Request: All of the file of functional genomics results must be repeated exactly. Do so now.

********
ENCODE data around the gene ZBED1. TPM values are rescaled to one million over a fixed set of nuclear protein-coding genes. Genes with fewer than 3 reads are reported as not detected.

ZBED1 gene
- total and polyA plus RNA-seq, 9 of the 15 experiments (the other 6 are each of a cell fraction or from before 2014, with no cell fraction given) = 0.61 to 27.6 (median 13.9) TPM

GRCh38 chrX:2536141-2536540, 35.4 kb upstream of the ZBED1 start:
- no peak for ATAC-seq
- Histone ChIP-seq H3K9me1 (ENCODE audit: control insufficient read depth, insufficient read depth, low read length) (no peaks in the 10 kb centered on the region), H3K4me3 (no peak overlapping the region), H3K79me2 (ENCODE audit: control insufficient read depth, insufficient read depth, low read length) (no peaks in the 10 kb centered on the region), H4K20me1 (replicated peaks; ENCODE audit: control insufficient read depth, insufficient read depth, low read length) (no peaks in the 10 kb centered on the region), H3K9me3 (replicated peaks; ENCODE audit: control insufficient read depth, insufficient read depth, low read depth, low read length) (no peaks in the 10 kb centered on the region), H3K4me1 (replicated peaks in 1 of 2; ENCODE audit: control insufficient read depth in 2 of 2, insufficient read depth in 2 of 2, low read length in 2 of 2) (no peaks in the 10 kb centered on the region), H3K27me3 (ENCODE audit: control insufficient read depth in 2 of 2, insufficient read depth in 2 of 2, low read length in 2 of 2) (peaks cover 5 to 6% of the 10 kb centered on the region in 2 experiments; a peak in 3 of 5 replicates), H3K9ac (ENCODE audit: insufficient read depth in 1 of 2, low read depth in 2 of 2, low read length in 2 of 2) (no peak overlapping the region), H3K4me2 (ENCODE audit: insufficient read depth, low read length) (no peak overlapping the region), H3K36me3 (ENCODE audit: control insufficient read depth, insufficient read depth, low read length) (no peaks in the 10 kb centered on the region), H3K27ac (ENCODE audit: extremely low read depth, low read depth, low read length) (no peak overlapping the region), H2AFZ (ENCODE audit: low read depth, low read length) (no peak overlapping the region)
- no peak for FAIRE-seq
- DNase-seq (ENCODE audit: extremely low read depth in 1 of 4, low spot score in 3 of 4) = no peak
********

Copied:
ENCODE data around the gene ZBED1. TPM values are rescaled to one million over a fixed set of nuclear protein-coding genes. Genes with fewer than 3 reads are reported as not detected.

ZBED1 gene
- total and polyA plus RNA-seq, 9 of the 15 experiments (the other 6 are each of a cell fraction or from before 2014, with no cell fraction given) = 0.61 to 27.6 (median 13.9) TPM

GRCh38 chrX:2536141-2536540, 35.4 kb upstream of the ZBED1 start:
- no peak for ATAC-seq
- Histone ChIP-seq H3K9me1 (ENCODE audit: control insufficient read depth, insufficient read depth, low read length) (no peaks in the 10 kb centered on the region), H3K4me3 (no peak overlapping the region), H3K79me2 (ENCODE audit: control insufficient read depth, insufficient read depth, low read length) (no peaks in the 10 kb centered on the region), H4K20me1 (replicated peaks; ENCODE audit: control insufficient read depth, insufficient read depth, low read length) (no peaks in the 10 kb centered on the region), H3K9me3 (replicated peaks; ENCODE audit: control insufficient read depth, insufficient read depth, low read depth, low read length) (no peaks in the 10 kb centered on the region), H3K4me1 (replicated peaks in 1 of 2; ENCODE audit: control insufficient read depth in 2 of 2, insufficient read depth in 2 of 2, low read length in 2 of 2) (no peaks in the 10 kb centered on the region), H3K27me3 (ENCODE audit: control insufficient read depth in 2 of 2, insufficient read depth in 2 of 2, low read length in 2 of 2) (peaks cover 5 to 6% of the 10 kb centered on the region in 2 experiments; a peak in 3 of 5 replicates), H3K9ac (ENCODE audit: insufficient read depth in 1 of 2, low read depth in 2 of 2, low read length in 2 of 2) (no peak overlapping the region), H3K4me2 (ENCODE audit: insufficient read depth, low read length) (no peak overlapping the region), H3K36me3 (ENCODE audit: control insufficient read depth, insufficient read depth, low read length) (no peaks in the 10 kb centered on the region), H3K27ac (ENCODE audit: extremely low read depth, low read depth, low read length) (no peak overlapping the region), H2AFZ (ENCODE audit: low read depth, low read length) (no peak overlapping the region)
- no peak for FAIRE-seq
- DNase-seq (ENCODE audit: extremely low read depth in 1 of 4, low spot score in 3 of 4) = no peak